On the flip side, Yelich, who went to the Marlins with the 23rd overall pick in 2010, has emerged as one of the best outfielders in baseball and has finished first and second in National League MVP voting the past two seasons with the Brewers. Syndergaard, who went to Toronto with the 38th overall pick, has been solid with the Mets, while Castellanos, who went to Detroit with the 44th overall pick, earned himself a four-year, $64 million contract with the Reds back in January.

2011:

Round Pick No. Actual Pick ‘Perfect’ Pick
1 19 Matt Barnes, RHP Mookie Betts, 2B
1 26 Blake Swihart, C Trevor Story, SS
1s 36 Henry Owens, LHP Blake Snell, LHP
1s 40 Jackie Bradley Jr., OF Mike Clevinger, RHP

Analysis: Barnes was far from a poor pick at No. 19 in 2011, but if Theo Epstein and Co. could do it all over again knowing what they know now, I’d assume they’d jump on the chance to take Betts early instead of waiting for the fifth round like they originally did.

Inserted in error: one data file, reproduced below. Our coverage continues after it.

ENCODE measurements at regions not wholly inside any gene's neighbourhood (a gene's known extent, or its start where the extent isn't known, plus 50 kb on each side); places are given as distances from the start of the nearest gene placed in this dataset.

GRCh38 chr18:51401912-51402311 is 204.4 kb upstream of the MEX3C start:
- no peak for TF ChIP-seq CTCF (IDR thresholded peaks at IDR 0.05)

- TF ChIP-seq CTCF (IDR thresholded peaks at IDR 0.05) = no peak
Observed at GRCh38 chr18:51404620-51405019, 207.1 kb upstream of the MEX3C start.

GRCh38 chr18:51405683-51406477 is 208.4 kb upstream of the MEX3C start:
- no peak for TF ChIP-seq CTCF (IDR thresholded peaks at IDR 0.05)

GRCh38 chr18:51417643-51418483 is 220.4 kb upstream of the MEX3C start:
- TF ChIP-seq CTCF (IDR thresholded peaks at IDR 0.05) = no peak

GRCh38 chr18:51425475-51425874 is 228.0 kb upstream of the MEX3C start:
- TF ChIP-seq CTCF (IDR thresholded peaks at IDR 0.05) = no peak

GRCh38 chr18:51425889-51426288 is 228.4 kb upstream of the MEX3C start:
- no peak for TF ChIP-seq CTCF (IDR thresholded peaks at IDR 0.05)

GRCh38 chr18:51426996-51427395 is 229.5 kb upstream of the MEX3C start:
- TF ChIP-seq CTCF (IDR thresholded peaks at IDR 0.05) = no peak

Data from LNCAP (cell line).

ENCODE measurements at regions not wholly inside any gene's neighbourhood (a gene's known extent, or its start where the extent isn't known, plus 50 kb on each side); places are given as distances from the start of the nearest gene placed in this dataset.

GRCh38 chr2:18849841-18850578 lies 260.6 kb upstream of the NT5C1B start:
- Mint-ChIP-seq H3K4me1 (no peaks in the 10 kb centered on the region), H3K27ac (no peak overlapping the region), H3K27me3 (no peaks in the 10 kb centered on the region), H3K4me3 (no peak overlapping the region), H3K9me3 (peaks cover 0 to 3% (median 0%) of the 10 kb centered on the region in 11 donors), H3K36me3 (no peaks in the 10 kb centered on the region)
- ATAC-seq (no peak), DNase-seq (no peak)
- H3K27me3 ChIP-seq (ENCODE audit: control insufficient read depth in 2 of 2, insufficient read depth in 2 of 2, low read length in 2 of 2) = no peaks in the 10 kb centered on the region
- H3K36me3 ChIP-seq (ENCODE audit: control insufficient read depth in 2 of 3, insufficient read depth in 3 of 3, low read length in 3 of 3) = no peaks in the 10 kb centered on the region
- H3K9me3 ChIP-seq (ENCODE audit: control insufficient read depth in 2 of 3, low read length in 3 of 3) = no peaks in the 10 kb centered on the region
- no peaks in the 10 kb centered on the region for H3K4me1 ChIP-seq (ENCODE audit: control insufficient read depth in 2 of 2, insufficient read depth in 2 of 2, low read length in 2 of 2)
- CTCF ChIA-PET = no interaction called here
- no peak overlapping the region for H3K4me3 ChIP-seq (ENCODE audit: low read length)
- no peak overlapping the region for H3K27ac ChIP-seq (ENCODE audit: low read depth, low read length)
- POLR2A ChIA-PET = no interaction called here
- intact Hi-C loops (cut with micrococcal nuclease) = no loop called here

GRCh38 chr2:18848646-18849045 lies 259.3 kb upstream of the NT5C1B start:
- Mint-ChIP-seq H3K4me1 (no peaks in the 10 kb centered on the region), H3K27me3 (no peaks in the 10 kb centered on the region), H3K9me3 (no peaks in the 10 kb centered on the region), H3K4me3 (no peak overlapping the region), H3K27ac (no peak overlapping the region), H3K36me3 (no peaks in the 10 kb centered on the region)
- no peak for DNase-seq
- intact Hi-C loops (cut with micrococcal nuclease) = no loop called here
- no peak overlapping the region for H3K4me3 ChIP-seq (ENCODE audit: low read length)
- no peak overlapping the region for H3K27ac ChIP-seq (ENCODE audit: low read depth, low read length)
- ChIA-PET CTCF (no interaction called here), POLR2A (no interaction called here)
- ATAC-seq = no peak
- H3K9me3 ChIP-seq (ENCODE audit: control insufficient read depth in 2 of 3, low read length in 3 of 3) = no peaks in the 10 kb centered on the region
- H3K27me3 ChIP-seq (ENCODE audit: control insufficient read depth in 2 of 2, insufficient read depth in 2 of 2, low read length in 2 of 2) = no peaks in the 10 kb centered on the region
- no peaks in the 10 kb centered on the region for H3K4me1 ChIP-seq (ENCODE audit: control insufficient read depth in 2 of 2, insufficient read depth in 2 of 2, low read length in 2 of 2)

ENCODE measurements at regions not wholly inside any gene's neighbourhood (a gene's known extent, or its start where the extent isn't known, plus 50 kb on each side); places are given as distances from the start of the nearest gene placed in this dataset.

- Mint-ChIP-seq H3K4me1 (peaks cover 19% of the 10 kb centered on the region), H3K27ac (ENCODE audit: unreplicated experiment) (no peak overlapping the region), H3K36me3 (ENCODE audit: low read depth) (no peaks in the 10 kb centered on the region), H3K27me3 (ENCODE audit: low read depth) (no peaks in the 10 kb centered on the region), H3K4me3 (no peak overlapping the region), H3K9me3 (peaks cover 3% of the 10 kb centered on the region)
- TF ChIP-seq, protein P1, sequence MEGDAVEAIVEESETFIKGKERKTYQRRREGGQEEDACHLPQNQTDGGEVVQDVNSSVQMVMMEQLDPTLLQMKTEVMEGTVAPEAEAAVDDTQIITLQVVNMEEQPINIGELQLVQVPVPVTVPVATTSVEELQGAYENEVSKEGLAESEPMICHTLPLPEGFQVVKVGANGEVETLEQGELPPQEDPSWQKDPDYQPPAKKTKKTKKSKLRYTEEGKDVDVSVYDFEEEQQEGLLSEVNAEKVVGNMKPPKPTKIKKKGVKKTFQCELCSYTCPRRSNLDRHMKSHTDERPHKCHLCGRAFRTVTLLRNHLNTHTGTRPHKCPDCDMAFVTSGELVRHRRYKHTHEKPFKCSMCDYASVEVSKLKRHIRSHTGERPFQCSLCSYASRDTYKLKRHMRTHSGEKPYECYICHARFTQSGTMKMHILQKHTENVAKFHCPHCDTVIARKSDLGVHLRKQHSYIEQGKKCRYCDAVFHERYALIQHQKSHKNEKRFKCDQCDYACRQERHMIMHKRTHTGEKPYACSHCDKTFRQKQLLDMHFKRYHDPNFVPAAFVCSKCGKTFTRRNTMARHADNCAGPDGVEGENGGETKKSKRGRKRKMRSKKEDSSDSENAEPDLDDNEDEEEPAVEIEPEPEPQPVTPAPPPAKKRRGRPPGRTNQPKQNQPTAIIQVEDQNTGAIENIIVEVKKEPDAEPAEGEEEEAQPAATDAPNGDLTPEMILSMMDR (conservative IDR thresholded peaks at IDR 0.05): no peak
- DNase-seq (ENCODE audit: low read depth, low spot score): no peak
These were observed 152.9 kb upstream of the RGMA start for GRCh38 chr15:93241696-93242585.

Swihart and Owens, meanwhile, own career bWAR’s of -0.3 and 0.1 respectively. Since they were still on the board at the time Swihart and Owens were selected, Story, who has won Silver Slugger awards in each of the last two seasons with the Rockies, and Snell, who despite struggling last year is still a Cy Young Award winner in his own right, would have been better picks in hindsight.

As for the Sox’ last pick of the first round in 2011, Bradley Jr. was a pretty solid choice out of the University of South Carolina, but given how much the Sox have struggled to develop starting pitching, Clevinger, who posted a 2.49 FIP with the Indians last year, probably would have been the way to go.

2012:

Round Pick No. Actual Pick ‘Perfect’ Pick
1 24 Deven Marrero, SS Alex Bregman, 2B
1s 31 Brian Johnson, LHP Matt Olson, 1B